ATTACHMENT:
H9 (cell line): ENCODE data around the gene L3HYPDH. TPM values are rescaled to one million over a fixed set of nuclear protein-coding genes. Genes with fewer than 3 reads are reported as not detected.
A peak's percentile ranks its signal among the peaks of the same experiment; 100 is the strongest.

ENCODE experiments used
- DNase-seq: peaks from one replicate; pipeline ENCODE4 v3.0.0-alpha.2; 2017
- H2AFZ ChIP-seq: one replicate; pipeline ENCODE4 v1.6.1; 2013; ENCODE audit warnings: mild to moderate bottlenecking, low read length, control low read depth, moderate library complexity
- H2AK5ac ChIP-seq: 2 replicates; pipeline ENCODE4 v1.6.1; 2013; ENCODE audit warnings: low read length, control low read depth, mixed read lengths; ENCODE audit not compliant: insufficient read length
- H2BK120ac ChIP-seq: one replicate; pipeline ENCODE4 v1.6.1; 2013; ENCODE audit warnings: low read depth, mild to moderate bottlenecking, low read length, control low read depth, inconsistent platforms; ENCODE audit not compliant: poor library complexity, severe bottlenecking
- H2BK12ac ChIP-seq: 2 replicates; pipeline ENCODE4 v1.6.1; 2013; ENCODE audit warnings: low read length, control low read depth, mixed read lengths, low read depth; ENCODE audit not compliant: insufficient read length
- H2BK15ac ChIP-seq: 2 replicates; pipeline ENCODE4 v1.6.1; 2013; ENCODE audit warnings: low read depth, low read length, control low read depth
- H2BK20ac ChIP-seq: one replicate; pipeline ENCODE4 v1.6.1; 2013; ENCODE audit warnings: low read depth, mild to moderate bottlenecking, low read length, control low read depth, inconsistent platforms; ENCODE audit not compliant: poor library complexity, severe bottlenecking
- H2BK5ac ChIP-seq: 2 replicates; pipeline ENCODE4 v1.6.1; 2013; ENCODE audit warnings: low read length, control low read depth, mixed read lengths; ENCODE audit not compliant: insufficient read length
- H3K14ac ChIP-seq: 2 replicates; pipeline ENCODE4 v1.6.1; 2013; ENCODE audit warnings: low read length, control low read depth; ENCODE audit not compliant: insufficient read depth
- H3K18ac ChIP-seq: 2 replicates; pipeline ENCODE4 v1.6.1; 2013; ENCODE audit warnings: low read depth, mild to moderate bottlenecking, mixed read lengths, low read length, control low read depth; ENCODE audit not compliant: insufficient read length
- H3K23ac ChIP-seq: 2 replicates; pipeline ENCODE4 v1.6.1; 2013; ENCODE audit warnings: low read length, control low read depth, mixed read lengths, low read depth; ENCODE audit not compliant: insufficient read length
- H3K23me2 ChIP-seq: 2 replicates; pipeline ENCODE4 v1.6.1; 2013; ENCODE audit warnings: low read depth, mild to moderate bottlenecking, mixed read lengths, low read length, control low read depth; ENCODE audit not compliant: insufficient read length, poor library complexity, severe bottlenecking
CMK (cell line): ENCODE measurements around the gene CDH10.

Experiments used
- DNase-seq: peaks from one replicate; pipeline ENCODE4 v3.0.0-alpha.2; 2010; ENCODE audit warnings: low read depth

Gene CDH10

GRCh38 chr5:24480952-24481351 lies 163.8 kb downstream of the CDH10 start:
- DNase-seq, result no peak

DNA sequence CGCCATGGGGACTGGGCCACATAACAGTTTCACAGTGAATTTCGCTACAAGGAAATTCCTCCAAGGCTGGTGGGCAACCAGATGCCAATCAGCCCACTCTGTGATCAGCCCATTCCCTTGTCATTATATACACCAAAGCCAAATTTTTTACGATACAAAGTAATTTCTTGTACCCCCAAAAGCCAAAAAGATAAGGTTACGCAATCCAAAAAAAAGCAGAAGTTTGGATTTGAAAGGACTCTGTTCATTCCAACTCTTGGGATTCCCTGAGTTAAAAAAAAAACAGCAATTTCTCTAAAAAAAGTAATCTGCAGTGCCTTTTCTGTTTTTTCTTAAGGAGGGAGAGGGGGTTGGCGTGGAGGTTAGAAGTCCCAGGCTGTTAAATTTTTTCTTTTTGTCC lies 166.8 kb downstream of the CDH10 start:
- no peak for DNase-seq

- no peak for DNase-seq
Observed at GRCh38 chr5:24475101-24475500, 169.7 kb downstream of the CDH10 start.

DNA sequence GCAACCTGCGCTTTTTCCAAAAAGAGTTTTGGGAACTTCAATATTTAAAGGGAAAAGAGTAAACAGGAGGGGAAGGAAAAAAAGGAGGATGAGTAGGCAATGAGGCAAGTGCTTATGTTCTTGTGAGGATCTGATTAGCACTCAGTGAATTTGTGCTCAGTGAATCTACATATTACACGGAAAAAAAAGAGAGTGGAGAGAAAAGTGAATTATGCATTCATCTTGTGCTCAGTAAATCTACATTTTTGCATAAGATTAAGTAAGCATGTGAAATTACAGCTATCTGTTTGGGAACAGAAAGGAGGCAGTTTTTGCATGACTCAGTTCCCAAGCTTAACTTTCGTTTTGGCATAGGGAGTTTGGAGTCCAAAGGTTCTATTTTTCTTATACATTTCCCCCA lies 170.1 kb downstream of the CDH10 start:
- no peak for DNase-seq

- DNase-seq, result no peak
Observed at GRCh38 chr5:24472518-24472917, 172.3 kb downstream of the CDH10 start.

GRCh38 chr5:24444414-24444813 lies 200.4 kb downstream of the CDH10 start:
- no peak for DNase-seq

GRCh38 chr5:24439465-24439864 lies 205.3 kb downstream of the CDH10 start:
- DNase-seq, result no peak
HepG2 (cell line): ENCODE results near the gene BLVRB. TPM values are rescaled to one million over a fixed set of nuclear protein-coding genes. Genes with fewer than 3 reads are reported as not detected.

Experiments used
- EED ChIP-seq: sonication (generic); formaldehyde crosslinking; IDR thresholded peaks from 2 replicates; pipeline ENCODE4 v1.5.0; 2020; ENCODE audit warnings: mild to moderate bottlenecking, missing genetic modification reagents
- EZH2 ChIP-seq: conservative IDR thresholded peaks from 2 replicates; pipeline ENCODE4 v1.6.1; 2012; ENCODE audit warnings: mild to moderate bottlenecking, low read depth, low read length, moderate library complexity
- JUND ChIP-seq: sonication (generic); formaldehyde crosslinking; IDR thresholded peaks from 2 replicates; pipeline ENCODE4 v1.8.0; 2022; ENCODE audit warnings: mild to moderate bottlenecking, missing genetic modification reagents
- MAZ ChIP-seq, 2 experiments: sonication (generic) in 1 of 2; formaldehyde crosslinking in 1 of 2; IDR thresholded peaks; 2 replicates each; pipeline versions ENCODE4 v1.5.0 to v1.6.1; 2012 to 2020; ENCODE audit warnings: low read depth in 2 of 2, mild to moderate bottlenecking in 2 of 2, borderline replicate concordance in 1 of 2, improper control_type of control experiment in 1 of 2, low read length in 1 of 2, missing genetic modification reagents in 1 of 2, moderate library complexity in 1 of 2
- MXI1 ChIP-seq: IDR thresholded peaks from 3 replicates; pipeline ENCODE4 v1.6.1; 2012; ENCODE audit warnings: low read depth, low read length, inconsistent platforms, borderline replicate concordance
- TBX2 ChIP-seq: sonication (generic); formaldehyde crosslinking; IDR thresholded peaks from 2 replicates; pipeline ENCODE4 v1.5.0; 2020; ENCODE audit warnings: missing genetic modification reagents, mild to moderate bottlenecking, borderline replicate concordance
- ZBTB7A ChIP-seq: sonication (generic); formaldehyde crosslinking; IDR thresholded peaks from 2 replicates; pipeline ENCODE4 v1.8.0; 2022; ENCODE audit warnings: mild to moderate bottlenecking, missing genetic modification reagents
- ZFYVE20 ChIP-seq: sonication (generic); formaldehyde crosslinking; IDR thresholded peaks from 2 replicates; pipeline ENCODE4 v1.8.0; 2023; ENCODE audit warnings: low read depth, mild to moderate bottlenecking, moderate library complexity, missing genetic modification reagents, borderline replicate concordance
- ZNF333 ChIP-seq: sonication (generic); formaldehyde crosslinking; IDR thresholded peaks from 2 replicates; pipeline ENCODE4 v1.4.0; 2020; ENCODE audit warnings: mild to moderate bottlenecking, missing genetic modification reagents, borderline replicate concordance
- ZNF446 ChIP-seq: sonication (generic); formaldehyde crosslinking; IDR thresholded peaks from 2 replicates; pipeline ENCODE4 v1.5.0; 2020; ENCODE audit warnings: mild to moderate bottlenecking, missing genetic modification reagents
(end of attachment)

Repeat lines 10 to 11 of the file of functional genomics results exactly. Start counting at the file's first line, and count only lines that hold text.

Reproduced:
- H2BK20ac ChIP-seq: one replicate; pipeline ENCODE4 v1.6.1; 2013; ENCODE audit warnings: low read depth, mild to moderate bottlenecking, low read length, control low read depth, inconsistent platforms; ENCODE audit not compliant: poor library complexity, severe bottlenecking
- H2BK5ac ChIP-seq: 2 replicates; pipeline ENCODE4 v1.6.1; 2013; ENCODE audit warnings: low read length, control low read depth, mixed read lengths; ENCODE audit not compliant: insufficient read length